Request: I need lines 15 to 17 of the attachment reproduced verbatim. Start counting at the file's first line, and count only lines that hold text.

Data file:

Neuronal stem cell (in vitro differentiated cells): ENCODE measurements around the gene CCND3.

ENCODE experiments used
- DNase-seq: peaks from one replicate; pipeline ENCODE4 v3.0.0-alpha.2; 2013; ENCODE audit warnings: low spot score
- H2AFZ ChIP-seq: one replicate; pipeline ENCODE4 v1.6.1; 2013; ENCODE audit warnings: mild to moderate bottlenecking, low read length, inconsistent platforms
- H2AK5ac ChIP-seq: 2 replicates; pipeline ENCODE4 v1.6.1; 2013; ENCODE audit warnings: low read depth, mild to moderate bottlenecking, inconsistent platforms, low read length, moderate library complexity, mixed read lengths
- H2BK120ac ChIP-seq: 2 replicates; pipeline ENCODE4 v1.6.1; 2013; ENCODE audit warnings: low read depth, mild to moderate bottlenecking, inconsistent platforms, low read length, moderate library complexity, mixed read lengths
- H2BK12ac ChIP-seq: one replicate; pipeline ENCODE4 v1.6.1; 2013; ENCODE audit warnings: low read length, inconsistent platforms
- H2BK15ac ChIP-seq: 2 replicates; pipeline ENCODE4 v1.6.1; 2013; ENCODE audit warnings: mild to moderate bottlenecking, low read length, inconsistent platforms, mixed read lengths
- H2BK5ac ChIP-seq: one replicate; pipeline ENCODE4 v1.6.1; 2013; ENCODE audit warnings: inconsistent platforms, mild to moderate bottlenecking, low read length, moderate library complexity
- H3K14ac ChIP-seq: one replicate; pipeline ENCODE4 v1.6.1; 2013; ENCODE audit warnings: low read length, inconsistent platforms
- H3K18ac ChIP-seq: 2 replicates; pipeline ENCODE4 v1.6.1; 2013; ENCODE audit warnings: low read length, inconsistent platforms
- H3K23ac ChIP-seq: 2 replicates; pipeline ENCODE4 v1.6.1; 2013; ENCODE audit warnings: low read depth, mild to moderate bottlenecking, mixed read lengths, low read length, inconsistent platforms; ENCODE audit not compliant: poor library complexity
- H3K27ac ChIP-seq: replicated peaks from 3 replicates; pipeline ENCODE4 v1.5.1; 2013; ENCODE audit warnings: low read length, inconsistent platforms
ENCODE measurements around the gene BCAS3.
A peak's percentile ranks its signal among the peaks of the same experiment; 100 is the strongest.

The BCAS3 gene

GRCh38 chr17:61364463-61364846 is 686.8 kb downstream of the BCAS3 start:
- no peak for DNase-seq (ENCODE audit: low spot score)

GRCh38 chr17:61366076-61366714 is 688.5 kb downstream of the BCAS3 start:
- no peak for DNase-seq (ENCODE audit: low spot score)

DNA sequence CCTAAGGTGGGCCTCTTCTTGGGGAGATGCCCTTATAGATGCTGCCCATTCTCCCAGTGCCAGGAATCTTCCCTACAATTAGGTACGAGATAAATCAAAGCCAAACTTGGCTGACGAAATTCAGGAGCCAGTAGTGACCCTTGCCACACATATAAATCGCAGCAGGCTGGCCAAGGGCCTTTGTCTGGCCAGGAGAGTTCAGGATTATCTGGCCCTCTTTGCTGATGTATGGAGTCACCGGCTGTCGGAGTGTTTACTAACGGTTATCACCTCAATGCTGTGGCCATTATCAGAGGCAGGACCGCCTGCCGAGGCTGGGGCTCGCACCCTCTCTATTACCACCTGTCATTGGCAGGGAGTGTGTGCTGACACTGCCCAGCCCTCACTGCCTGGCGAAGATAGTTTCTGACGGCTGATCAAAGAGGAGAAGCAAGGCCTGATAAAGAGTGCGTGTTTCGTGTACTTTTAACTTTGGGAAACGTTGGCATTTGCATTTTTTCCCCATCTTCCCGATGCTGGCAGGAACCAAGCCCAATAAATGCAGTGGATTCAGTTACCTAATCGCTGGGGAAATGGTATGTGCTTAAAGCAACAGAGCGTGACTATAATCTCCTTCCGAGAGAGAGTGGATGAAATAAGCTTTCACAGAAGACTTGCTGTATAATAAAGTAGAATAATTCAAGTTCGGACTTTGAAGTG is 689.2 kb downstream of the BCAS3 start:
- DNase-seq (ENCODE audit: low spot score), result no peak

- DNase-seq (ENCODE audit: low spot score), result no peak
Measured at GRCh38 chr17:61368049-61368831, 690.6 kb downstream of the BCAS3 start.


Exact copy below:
A peak's percentile ranks its signal among the peaks of the same experiment; 100 is the strongest.

The BCAS3 gene

GRCh38 chr17:61364463-61364846 is 686.8 kb downstream of the BCAS3 start: